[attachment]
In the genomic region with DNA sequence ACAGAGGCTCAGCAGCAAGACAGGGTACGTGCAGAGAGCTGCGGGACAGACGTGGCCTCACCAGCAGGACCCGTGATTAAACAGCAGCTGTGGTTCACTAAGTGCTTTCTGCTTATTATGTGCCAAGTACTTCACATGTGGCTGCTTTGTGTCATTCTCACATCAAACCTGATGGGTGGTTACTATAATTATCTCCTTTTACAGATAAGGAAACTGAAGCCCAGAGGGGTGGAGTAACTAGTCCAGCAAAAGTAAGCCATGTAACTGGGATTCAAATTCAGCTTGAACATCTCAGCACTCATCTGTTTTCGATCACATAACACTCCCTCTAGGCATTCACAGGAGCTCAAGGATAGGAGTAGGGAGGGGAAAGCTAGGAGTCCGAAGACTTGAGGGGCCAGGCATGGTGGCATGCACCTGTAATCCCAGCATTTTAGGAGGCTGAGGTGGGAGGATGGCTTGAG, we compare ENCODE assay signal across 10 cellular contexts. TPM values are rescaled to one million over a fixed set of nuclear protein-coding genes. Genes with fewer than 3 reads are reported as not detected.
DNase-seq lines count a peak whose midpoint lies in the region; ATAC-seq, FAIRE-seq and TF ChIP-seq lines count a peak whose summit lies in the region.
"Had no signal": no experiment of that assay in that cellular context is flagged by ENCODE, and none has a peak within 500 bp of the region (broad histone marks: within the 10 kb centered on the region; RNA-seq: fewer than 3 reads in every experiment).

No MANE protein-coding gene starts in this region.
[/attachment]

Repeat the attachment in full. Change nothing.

In the genomic region with DNA sequence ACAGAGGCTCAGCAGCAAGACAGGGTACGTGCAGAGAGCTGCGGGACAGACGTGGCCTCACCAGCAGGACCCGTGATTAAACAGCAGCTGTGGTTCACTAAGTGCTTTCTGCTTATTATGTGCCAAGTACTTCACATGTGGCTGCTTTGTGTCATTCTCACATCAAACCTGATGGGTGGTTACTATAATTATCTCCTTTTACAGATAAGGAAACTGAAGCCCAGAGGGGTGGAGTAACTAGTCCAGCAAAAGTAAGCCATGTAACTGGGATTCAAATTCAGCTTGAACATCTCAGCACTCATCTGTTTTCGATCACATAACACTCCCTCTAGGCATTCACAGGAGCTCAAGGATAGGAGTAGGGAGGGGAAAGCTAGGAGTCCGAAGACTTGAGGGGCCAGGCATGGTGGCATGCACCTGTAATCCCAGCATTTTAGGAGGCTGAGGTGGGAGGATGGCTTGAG, we compare ENCODE assay signal across 10 cellular contexts. TPM values are rescaled to one million over a fixed set of nuclear protein-coding genes. Genes with fewer than 3 reads are reported as not detected.
DNase-seq lines count a peak whose midpoint lies in the region; ATAC-seq, FAIRE-seq and TF ChIP-seq lines count a peak whose summit lies in the region.
"Had no signal": no experiment of that assay in that cellular context is flagged by ENCODE, and none has a peak within 500 bp of the region (broad histone marks: within the 10 kb centered on the region; RNA-seq: fewer than 3 reads in every experiment).

No MANE protein-coding gene starts in this region.